restricted access Scottish Literary Review
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Scottish Literary Review

Scottish Literary Review is the leading international print journal for Scottish literary studies, committed to approaching Scottish literature in an expansive way through exploration of its various social, cultural, historical and philosophical contexts, and of literary forms, both traditional and new. We are interested in comparative work with literatures from beyond Scotland, the interaction of literature with expressive media such as theatre and film, and in encouraging debate on issues of contemporary significance related to Scottish literary studies, so that SLR is both responsive to, and creative of, new readings and approaches. The journal is listed in the MLA International Bibliography and from 2013 onwards is accessible online via Project MUSE.

The content of the essays in this autumn/winter issue ranges widely from the scatological satire of late medieval and early modern poetry to the poetics of the Romantic love lyric and the tender Marian iconography of George Mackay Brown. In different ways, though, each piece is concerned with the absorption of the past within the present. In the hot June sunshine of this year, David Lyndsay's Ane Satire of the Three Estates was resurrected in a remarkable new staging. The first professional production of the full text since the performances of 1552 and 1554, it came to life again within the evocative spaces of Linlithgow Peel, Linlithgow Palace, and Stirling Castle. In his essay, Greg Walker, a member of the academic team who worked in collaboration with the director Gregory Thompson, the AandBC Theatre Company, and Historic Scotland, reflects on how and why this new version generates different artistic and political implications from Tyrone Guthrie's famous 1948 staging. The piece suggests what might be gleaned from experiencing afresh the Satire's potent social and political brew in terms of our understanding of the Scottish Renaissance court and civic cultures which fostered it, and the possible cultural and political resonances it holds for us now. The satirical, polemical energies of later medieval Scottish culture also surface in David Salter's exploration of the neglected anonymous poem, The Freiris of Berwik. This, too, is a comic laceration of various kinds of authority, spiked with the resonances of its location and setting in the eponymous town, but it is also revealed as a text which skilfully reassimilates and transforms its earlier Chaucerian and European models. Its topical comic satire therefore works more powerfully through this framework of comparative imaginative precedent and allusion. And if more proof be needed of the rebarbative, resistant spirit [End Page v] of the earlier period, then it is found in David Stevenson's essay which presents a new case for William Drummond of Hawthornden's authorship of Polemo-Middinia, a riotous poem full of carnivalesque subversions of geographical, bodily, and linguistic borderlines. In so doing, Stevenson suggests that the work can also be seen as a careful, politically encoded poem, accruing new meaning when it was revised and republished during a period of civil war and therefore making it 'a remarkable anomaly in the Scottish print culture of this troubled age'.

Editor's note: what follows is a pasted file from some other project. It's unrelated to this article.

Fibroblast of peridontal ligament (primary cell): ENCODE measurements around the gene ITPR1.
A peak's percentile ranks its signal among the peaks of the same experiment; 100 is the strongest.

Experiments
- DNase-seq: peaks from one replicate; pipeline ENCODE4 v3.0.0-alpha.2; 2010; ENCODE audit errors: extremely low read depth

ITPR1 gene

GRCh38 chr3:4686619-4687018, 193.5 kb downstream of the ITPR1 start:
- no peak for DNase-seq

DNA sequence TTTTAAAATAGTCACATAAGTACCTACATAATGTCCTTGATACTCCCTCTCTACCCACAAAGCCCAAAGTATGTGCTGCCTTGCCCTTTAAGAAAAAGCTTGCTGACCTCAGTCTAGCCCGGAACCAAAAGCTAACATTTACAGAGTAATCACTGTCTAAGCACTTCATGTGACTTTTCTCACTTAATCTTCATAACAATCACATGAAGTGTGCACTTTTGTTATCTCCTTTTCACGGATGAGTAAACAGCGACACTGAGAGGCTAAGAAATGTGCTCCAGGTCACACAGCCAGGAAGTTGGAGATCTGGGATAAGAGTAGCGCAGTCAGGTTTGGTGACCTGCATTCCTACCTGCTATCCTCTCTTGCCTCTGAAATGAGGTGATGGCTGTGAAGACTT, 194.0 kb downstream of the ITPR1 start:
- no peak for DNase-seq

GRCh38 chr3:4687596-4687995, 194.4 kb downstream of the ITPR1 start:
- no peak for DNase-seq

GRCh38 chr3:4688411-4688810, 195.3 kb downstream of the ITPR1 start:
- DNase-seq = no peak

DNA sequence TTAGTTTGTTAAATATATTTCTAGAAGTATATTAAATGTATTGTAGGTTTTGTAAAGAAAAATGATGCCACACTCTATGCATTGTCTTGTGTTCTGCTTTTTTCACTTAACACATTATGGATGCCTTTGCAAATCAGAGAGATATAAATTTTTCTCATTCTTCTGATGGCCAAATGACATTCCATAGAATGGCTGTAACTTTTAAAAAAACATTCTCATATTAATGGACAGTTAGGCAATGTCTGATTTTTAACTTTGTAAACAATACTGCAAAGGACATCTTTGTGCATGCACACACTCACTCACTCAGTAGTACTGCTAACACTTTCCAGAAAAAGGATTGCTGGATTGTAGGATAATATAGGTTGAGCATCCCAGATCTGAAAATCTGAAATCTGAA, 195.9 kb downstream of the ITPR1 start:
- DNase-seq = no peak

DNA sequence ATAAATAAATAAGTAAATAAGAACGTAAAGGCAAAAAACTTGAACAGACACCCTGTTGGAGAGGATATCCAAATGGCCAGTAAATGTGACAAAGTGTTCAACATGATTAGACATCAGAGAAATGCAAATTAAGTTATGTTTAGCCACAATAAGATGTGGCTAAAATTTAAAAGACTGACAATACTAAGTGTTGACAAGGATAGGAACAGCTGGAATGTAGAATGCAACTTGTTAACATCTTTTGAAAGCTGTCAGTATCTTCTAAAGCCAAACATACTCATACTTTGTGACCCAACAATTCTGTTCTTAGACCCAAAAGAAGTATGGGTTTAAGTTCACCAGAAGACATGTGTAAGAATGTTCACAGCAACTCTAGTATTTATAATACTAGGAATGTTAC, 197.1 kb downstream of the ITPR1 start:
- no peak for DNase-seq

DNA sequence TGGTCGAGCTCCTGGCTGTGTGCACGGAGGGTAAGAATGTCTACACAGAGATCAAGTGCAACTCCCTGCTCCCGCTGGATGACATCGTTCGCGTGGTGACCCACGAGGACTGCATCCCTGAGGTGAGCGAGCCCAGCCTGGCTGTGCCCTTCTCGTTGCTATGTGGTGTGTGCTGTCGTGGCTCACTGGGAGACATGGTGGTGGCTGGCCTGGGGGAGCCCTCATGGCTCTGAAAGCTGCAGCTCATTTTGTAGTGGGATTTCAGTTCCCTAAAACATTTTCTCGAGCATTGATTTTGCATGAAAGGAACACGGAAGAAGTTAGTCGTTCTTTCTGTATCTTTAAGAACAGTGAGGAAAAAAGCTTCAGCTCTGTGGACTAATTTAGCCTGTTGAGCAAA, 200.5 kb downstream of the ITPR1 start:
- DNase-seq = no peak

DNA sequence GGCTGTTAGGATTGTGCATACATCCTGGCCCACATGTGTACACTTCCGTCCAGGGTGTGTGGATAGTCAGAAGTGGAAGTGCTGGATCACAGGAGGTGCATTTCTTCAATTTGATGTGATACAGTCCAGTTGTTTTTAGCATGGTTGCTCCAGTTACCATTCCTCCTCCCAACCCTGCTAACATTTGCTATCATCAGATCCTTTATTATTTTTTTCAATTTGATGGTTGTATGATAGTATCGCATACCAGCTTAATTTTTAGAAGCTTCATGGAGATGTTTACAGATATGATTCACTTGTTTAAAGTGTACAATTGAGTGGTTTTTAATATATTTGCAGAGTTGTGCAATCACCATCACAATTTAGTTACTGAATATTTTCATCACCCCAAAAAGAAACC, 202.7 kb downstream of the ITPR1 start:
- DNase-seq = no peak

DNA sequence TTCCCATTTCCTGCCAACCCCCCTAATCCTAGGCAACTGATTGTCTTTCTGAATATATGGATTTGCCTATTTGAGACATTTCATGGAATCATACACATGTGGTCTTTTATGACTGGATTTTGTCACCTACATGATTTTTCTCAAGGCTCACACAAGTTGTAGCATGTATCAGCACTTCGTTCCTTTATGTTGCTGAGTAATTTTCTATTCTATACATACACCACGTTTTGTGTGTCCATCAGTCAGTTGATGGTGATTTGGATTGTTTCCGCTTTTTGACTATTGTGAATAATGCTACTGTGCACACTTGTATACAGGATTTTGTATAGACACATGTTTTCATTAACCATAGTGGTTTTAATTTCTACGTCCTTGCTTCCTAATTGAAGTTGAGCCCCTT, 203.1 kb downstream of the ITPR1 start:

The essays by Adam White and Linden Bicket turn to the subjects of Romantic poetry and late twentieth-century fiction. Refining our awareness of how John Clare, the Northamptonshire poet, engaged with Scottish poetry, White identifies how Burns was a 'crucial precedent' for Clare, especially in his practice as a love lyricist. He charts the 'hybrid power' of Burnsian poetic imprints across the emotional and psychological landscapes of this strand of Clare's work. Discussion of cultural precedent and literary strategy are also melded in Linden Bicket's account of iconography and symbolism in what she considers 'the highpoint of George Mackay Brown's Marian oeuvre', Time in a Red Coat (1984). Drawing on new archival material, her essay explores how Mackay Brown's work imaginatively syncretises the Virgin's global cultural resonances as well as an indigenous Catholic past. As always in the autumn/winter issue, opinions and reflections on new publications in the field — editions, essay collections, individual studies — are gathered in a substantial Reviews section.

At the time of going to press, we learnt of the death...